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Perceived Racial Discrimination and Psychological Distress Among Asian American Adolescents: Moderating Roles of Family Racial Socialization and Nativity Status

Abstract This dissertation used the risk and resilience framework to examine the associations between perceived racial discrimination, family racial socialization, nativity status, and psychological distress. Regression analyses were conducted to test the links between perceived racial discrimination and psychological distress and the moderation on these associations by family racial socialization and nativity status. Results suggest, for U.S.-born adolescents, cultural socialization strengthened the relation between subtle racial discrimination and anxiety symptoms. In addition, promotion of mistrust buffered the relations of both subtle and blatant racial discrimination on depressive symptoms. For foreign-born adolescents, promotion of mistrust ex... (more)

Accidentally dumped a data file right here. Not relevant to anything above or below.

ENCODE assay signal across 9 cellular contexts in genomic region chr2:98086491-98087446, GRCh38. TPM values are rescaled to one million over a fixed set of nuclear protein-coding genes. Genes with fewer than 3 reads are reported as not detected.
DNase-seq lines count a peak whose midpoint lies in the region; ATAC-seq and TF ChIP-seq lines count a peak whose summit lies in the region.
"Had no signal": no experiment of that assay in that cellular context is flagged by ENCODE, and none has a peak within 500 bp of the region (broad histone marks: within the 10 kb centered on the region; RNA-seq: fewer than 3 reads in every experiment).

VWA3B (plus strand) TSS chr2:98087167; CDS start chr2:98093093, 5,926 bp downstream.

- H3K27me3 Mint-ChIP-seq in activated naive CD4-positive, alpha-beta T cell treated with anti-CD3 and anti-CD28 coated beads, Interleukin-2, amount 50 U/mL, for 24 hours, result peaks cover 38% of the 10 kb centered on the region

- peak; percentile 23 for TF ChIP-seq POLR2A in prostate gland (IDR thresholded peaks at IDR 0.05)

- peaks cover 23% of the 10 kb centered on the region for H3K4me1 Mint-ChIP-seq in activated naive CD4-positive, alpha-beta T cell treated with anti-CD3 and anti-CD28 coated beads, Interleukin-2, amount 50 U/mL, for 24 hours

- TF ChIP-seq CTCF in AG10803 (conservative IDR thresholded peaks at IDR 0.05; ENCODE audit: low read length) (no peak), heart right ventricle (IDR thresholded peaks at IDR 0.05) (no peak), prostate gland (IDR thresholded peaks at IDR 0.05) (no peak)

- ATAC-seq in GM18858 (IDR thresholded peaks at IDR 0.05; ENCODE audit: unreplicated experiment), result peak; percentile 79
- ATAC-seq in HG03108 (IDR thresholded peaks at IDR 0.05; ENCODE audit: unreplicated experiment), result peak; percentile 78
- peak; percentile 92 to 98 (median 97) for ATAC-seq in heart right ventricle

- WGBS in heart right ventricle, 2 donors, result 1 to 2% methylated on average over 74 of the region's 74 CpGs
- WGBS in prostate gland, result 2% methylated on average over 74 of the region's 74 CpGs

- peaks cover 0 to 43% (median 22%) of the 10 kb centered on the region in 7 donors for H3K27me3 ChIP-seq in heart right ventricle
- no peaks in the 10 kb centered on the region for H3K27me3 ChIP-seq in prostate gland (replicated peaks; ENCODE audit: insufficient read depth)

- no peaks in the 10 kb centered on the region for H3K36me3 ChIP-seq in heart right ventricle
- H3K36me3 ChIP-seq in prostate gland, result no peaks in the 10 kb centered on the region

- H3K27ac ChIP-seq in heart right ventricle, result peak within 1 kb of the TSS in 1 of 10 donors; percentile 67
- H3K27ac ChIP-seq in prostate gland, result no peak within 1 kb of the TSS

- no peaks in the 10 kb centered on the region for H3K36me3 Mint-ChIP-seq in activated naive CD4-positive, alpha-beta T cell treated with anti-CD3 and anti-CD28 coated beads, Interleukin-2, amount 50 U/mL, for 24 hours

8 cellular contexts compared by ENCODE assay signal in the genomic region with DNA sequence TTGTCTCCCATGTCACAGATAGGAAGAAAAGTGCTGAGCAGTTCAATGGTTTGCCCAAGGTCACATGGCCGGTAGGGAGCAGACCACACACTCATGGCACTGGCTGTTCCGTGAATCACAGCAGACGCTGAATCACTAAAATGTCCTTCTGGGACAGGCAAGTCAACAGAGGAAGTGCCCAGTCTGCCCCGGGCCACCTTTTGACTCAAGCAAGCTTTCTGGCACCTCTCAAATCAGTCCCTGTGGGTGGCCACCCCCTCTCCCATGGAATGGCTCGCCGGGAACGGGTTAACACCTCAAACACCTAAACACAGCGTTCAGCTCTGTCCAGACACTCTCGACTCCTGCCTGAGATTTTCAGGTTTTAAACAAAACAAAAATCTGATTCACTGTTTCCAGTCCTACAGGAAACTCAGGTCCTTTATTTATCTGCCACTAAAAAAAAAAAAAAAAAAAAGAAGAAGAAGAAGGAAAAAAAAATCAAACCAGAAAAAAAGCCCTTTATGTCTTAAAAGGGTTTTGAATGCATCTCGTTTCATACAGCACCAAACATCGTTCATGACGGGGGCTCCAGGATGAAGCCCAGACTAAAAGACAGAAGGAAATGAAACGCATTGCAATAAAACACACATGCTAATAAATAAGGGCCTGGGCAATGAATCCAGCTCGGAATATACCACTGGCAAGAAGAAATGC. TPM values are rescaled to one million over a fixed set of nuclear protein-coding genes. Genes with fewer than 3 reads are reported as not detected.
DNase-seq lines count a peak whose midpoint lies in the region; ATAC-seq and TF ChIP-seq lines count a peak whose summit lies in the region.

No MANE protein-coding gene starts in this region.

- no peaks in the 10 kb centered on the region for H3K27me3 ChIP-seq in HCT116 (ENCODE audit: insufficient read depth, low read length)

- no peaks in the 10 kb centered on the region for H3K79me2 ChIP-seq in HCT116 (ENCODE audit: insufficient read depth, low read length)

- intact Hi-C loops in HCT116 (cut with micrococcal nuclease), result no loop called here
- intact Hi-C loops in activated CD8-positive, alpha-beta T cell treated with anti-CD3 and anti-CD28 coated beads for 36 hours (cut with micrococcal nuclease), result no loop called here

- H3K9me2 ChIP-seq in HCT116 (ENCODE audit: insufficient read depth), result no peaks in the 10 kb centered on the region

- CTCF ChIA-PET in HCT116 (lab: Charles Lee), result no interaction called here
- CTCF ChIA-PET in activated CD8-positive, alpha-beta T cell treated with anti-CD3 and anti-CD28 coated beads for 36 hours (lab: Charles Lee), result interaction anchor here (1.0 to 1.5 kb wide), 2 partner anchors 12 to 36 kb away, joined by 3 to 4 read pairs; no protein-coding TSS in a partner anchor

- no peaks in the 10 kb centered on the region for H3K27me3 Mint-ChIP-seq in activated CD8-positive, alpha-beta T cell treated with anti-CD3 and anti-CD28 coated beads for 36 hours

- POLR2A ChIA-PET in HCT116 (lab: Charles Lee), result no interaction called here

Created Date 2012
Contributor Burrola, Kimberly (Author) / Yoo, Hyung Chol (Advisor) / Umana-Taylor, Adriana J. (Advisor) / Eggum, Natalie (Committee member) / Kulis, Stephen (Committee member) / Updegraff, Kimberly (Committee member) / Arizona State University (Publisher)
Subject Mental health / Psychology / Asian American studies / Anxiety Symptoms / Asian American / Depressive Symptoms / Nativity Status / Racial Socialization
Type Doctoral Dissertation
Extent 184 pages
Language English
Reuse Permissions All Rights Reserved
Note Ph.D. Family and Human Development 2012
Collaborating Institutions Graduate College / ASU Library
Additional Formats MODS / OAI Dublin Core / RIS

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Description Dissertation/Thesis